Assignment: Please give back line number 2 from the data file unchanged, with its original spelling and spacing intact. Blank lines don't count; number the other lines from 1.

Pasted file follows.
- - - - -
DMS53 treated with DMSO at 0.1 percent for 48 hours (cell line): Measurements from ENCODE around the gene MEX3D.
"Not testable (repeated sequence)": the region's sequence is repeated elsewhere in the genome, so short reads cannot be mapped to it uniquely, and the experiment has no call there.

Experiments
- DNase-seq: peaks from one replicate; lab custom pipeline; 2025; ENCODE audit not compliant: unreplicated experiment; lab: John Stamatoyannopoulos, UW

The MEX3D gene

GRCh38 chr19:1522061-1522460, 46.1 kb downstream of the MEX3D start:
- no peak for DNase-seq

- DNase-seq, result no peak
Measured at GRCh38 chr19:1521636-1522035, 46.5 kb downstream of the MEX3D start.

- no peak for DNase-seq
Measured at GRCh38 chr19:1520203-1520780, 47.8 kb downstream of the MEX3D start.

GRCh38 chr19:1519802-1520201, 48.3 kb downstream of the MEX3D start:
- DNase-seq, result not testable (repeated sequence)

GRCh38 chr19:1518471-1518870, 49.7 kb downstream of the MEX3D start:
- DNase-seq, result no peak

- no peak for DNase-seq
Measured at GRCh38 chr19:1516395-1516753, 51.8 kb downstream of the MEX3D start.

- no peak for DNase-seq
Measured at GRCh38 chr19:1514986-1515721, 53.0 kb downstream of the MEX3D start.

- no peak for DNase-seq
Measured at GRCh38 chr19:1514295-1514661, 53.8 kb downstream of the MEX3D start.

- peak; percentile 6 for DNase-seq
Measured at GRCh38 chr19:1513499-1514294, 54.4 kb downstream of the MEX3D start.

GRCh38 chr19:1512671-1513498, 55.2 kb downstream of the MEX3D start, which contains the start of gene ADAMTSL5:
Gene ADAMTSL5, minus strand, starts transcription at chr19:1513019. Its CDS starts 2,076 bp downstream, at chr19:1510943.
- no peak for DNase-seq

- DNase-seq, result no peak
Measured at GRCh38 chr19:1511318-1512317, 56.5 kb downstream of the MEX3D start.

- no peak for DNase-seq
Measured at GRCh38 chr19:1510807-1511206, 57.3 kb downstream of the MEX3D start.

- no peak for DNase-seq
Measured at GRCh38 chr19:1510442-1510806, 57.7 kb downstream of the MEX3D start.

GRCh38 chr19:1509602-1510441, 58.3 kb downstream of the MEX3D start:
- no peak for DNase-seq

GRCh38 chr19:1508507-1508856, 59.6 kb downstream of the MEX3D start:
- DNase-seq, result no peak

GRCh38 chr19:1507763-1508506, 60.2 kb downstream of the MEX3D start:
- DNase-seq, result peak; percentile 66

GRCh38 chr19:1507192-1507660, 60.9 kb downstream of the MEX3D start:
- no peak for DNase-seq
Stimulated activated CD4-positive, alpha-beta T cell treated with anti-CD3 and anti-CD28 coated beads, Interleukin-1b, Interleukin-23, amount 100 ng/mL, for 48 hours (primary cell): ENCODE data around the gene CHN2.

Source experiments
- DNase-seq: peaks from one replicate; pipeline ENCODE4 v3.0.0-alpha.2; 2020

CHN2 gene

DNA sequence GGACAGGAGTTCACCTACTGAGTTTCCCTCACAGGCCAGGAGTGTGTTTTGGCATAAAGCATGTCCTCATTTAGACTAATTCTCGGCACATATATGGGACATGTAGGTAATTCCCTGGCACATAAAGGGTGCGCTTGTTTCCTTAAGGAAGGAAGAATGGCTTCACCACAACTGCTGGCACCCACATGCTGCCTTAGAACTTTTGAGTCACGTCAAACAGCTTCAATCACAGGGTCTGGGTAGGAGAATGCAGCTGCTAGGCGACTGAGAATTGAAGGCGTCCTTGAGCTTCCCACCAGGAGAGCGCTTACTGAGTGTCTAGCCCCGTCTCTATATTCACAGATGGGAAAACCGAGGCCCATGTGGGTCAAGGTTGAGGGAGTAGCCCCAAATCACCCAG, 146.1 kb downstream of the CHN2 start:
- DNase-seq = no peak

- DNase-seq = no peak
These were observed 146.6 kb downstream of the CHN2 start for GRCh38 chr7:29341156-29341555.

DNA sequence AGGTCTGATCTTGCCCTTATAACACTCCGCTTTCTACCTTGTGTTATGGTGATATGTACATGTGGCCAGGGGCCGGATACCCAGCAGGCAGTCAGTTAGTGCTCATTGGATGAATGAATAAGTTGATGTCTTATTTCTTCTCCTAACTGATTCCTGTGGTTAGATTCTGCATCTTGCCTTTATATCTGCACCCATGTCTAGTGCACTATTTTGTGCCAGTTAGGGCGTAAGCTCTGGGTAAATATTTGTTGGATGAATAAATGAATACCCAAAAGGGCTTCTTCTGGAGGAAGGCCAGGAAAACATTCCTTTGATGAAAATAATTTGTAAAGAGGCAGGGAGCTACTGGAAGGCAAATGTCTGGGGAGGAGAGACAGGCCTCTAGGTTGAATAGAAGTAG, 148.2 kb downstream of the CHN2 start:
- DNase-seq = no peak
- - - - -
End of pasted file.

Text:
"Not testable (repeated sequence)": the region's sequence is repeated elsewhere in the genome, so short reads cannot be mapped to it uniquely, and the experiment has no call there.